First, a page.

The diversity, equity and inclusion industry has been dented by several recent antisemitism disputes, writes Laurel Duggan in UnHerd, as activists put Jews and Israel in the ‘white oppressor’ category and justify all forms of ‘resistance’ against them. Here’s an excerpt.
George Washington University postponed a diversity summit last week over concerns about the “current climate”, after a student group projected messages onto a campus building reading “glory to our martyrs”, “free Palestine from the river to the sea” and “GWU is complicit in genocide in Gaza”. The university wrote that the postponement was related to campus safety as well as the “pain” felt by students.
Institutions across the country — and diversity, equity and inclusion (DEI) departments in particular — appear to be reckoning with the same problem. The advocacy group StopAntisemitism found in its 2022 report that the majority of universities it evaluated did not include Jews in their DEI programs.
Speaking to UnHerd, Cornell Law Professor William A. Jacobson claimed that at his university “opponents of Israel seek to racialise what is a religious and national conflict to put together coalitions of students ‘of colour’ versus ‘white’ Israel and Jews”. He suggested that this process has accelerated since the university announced an anti-racism initiative in early June 2020, following the killing of George Floyd.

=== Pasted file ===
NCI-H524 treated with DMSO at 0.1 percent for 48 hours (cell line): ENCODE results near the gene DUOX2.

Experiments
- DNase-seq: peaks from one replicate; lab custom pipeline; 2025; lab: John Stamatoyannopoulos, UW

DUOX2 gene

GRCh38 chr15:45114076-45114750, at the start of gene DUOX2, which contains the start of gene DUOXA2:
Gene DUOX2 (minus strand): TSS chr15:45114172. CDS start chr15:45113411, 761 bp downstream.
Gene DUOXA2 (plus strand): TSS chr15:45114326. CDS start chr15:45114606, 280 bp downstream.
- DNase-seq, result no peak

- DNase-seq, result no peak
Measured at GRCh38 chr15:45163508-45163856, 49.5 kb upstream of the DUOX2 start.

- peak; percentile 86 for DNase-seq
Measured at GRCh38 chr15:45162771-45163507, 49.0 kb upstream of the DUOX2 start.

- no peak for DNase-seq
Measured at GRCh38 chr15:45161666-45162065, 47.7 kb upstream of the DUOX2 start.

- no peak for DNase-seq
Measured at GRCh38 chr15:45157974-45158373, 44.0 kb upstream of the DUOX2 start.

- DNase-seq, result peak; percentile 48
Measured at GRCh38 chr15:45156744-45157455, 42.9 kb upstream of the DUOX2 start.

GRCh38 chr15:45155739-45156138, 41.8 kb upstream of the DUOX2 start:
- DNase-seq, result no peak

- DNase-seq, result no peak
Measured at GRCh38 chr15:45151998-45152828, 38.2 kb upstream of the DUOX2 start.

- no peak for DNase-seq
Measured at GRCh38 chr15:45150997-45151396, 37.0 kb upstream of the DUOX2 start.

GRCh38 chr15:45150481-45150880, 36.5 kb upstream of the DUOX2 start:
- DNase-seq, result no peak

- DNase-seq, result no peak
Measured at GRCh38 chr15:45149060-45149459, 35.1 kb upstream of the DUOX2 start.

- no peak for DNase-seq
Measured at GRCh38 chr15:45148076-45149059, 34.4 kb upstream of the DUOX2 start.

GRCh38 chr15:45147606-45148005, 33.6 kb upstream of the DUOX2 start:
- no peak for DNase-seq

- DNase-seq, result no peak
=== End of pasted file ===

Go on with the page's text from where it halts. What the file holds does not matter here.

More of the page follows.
Cornell came under scrutiny after history professor Russell Rickford said he was “exhilarated” by the October 7th Hamas attacks, and the FBI is currently investigating recent antisemitic threats made against its Jewish student centre.
“I’ve not seen any response from feminist and women’s rights groups, which overlap significantly with the pro-Palestinian groups, to the use of rape and sexual abuse by Hamas, including rape of dead Israeli women,” Jacobson said. “It may be old fashioned Jew-hatred, but I think more likely it is because campus ‘social justice’ movements, including at Cornell, have been conditioned by the DEI obsession with race to view Israeli Jews as so uniquely evil that resistance ‘by any means necessary’ is promoted, embraced, and excused.”
In March, Tabia Lee found out the extent of the DEI industry’s targeting of certain viewpoints. A former faculty director for the Office of Equity, Social Justice, and Multicultural Education at De Anza Community College in Cupertino, California, she was fired from her position after hosting Jewish speakers on campus to discuss antisemitism and the Holocaust, and attempting to host a multifaith heritage event.
“I saw antisemitism on a weekly basis in my two years as a faculty ‘diversity, equity and inclusion’ director,” she wrote in the New York Post this month. “Toxic DEI ideology deliberately stokes hatred toward Israel and the Jewish people.” Lee characterised the industry as “built on the unshakeable belief that the world is divided into two groups of people: the oppressors and the oppressed.” Within this, “Jews are categorically placed in the oppressor category, while Israel is branded a ‘genocidal, settler, colonialist state’”, and “criticising Israel and the Jewish people is not only acceptable but praiseworthy.”
Worth reading in full.